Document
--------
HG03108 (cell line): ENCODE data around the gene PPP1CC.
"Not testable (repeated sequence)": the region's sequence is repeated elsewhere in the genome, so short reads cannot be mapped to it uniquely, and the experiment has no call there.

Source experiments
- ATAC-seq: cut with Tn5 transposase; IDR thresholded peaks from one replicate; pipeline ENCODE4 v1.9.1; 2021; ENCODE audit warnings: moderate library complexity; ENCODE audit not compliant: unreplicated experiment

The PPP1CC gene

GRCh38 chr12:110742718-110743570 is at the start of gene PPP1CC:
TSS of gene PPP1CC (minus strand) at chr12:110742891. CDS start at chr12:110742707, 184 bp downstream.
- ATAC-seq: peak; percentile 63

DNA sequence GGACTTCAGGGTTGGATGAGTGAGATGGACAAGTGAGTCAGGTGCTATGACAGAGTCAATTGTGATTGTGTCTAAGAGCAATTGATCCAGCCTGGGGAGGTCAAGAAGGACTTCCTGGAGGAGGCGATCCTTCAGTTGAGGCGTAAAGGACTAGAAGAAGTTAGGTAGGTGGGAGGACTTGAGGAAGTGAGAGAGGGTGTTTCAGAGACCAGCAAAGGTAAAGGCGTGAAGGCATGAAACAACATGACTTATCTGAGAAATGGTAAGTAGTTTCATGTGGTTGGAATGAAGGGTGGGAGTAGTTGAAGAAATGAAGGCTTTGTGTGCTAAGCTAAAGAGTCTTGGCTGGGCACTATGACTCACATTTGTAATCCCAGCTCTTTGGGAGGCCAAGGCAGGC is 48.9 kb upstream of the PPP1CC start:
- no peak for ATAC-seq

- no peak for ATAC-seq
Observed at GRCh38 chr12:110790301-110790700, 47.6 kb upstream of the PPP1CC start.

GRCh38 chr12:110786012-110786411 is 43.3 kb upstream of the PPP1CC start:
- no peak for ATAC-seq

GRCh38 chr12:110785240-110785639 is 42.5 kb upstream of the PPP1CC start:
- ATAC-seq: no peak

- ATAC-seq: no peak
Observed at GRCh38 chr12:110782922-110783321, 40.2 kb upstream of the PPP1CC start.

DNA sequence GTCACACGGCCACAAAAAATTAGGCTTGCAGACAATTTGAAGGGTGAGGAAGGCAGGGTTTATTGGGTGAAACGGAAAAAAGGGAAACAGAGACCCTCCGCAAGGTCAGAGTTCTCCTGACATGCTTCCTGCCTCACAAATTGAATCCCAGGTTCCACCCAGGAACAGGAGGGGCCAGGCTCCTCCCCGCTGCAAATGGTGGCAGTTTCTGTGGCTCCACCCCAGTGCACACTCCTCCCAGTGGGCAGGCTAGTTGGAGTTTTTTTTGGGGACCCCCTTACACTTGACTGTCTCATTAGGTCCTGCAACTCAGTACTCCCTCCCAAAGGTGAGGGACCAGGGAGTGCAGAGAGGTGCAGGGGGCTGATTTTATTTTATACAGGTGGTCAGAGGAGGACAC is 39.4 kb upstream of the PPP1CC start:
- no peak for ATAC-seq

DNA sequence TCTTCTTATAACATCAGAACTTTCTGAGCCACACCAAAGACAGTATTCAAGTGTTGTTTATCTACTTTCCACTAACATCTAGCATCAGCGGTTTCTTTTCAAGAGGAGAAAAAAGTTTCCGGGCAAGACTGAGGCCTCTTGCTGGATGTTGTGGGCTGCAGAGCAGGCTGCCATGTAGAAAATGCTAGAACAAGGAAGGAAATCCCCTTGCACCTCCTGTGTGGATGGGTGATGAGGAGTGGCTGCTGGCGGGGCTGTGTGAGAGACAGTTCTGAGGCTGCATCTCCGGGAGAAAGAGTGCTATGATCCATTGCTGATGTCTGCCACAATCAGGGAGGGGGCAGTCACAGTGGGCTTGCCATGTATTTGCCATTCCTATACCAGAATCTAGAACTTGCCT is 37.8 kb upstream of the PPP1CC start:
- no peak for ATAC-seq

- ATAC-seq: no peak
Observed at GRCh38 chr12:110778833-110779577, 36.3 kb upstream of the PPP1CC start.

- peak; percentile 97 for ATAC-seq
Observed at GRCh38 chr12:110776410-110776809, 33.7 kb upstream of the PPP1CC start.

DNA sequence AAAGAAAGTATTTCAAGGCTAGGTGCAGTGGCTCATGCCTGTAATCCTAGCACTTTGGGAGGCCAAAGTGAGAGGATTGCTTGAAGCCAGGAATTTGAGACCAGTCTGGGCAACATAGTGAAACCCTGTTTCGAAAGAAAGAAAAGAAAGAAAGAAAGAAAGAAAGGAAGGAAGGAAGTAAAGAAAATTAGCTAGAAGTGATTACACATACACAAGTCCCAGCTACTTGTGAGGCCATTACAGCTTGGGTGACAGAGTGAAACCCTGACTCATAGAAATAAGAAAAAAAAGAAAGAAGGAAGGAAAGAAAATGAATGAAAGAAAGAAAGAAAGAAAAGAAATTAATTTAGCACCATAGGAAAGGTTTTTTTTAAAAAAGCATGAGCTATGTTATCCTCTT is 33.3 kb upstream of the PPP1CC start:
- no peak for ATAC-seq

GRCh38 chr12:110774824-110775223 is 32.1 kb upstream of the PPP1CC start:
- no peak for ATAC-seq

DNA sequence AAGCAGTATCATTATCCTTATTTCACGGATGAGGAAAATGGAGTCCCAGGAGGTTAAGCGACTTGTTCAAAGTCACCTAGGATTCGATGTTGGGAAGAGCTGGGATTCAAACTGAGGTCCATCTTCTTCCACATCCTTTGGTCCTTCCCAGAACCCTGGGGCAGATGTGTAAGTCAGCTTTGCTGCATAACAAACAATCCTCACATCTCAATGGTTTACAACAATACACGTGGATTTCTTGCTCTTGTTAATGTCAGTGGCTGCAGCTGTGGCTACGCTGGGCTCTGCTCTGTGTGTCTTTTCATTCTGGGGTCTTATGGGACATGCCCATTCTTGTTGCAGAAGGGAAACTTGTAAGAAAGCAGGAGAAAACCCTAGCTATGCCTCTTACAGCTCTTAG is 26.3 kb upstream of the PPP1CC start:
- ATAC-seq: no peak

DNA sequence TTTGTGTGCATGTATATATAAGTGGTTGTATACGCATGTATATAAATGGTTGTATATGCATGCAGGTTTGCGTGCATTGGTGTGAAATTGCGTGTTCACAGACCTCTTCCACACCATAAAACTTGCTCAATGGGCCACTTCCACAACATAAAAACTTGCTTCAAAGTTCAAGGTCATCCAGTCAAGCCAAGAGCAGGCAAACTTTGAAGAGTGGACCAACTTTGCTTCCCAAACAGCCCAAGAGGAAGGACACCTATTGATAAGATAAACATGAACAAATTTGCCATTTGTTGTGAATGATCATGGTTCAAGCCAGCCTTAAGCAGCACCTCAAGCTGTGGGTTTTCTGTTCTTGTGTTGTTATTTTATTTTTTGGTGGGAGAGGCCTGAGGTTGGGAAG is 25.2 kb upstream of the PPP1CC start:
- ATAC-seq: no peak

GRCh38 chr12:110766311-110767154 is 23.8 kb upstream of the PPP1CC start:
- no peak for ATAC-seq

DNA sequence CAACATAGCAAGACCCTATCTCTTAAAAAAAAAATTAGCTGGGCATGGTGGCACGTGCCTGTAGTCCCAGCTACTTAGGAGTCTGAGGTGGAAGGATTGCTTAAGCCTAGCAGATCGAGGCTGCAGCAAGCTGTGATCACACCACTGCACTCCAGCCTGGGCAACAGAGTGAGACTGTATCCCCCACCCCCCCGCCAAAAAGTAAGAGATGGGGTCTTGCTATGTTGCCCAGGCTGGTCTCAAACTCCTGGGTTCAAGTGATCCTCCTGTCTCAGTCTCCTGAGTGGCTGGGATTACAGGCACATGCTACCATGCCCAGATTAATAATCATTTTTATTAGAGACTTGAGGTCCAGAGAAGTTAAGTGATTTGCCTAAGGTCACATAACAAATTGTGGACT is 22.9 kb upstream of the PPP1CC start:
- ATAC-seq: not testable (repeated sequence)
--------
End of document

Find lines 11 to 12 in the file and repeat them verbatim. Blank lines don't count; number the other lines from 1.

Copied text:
- no peak for ATAC-seq
Observed at GRCh38 chr12:110790301-110790700, 47.6 kb upstream of the PPP1CC start.